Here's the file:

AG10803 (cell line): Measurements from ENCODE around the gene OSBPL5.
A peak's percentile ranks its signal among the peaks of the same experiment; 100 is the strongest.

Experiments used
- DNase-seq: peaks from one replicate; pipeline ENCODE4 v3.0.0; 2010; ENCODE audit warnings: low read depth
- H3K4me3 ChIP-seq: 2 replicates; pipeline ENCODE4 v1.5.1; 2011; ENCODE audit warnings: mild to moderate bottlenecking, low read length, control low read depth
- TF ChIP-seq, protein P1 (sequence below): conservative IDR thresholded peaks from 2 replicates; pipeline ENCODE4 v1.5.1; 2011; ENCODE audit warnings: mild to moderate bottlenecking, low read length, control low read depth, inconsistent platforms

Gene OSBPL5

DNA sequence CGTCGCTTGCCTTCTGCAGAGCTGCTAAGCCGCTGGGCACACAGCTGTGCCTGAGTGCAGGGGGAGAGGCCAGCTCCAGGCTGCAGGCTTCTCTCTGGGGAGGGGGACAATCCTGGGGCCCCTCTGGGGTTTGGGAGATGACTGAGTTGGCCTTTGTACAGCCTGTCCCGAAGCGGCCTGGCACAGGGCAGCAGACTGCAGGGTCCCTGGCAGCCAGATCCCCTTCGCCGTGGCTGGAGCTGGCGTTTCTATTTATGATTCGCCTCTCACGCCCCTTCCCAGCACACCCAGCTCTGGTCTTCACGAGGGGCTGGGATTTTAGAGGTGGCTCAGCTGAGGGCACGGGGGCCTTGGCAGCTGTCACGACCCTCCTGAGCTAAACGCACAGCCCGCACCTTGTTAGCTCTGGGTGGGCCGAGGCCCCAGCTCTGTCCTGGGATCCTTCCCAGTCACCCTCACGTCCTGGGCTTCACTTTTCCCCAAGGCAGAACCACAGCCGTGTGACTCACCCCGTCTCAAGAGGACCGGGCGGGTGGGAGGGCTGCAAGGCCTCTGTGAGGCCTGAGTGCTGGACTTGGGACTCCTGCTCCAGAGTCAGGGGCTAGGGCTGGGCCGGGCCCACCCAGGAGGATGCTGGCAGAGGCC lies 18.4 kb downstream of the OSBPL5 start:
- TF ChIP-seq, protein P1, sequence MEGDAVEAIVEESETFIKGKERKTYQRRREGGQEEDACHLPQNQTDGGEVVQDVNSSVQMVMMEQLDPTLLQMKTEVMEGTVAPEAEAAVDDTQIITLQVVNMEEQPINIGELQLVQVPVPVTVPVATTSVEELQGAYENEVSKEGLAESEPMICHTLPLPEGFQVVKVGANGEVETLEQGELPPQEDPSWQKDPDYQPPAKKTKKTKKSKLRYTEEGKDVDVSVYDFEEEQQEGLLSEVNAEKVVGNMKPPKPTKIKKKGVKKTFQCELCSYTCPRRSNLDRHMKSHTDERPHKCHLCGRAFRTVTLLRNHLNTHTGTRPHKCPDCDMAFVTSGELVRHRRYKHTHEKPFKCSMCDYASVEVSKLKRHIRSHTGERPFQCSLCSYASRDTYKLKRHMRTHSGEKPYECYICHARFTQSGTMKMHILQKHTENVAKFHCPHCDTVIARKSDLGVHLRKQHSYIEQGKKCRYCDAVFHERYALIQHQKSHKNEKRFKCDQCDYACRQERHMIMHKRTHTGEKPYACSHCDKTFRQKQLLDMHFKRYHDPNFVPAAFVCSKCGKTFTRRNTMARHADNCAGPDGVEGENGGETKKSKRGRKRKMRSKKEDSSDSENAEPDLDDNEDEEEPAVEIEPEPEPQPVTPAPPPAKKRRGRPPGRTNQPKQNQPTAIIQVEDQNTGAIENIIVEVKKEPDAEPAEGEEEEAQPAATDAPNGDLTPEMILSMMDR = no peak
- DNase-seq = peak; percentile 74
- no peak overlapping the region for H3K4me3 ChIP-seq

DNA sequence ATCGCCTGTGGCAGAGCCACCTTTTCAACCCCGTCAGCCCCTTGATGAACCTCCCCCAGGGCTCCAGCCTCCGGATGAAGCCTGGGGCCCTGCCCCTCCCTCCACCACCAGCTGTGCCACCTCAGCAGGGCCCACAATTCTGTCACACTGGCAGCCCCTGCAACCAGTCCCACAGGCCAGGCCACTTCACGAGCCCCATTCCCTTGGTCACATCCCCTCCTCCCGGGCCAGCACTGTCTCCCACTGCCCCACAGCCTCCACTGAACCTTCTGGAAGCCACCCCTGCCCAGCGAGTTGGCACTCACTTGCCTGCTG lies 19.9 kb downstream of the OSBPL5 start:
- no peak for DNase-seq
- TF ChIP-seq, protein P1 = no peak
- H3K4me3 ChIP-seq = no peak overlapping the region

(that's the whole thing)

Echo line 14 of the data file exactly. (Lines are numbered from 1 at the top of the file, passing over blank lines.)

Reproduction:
- TF ChIP-seq, protein P1 = no peak